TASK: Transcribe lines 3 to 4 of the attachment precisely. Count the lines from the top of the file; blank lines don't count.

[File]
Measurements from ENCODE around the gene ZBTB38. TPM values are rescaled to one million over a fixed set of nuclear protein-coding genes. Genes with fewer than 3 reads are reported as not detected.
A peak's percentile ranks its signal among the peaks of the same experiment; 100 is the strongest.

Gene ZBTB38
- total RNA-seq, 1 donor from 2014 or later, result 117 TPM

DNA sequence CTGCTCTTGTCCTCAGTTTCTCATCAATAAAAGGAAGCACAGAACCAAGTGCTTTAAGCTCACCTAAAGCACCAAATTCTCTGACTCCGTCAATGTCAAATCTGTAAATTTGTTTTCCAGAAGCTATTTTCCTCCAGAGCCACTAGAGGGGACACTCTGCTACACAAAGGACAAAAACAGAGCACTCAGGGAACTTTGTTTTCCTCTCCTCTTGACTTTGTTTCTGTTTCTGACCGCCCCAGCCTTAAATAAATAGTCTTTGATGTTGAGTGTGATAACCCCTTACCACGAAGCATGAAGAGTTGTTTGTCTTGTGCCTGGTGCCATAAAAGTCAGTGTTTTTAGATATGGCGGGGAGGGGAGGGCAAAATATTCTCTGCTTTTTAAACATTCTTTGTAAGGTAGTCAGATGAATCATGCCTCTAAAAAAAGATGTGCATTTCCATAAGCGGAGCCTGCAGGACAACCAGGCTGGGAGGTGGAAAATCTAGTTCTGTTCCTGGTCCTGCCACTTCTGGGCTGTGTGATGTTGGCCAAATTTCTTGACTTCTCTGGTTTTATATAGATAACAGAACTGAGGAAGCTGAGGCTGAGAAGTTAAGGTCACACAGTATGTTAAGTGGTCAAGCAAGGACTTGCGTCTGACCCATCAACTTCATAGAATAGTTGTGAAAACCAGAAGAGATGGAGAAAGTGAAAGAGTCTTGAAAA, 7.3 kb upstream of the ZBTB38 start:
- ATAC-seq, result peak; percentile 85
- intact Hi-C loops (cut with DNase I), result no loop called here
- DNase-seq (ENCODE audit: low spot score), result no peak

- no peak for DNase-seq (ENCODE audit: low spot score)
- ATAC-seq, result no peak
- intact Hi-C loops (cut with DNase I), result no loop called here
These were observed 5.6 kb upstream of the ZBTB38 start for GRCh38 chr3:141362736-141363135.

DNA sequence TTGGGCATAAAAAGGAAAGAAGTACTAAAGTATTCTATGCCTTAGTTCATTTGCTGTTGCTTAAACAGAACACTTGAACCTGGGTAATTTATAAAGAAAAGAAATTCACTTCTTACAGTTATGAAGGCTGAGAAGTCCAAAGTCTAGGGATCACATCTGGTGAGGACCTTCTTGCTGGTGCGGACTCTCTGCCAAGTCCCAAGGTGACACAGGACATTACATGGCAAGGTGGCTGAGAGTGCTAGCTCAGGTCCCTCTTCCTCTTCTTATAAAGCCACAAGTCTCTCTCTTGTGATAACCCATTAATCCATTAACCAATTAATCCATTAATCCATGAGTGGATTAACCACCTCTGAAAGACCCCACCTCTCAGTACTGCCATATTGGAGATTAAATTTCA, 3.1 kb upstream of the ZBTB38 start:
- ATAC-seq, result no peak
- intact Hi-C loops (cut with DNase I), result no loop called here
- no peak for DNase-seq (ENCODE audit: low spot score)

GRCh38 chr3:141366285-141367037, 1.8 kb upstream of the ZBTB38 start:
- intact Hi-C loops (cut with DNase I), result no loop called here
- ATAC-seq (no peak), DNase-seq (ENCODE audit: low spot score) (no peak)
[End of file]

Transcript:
Gene ZBTB38
- total RNA-seq, 1 donor from 2014 or later, result 117 TPM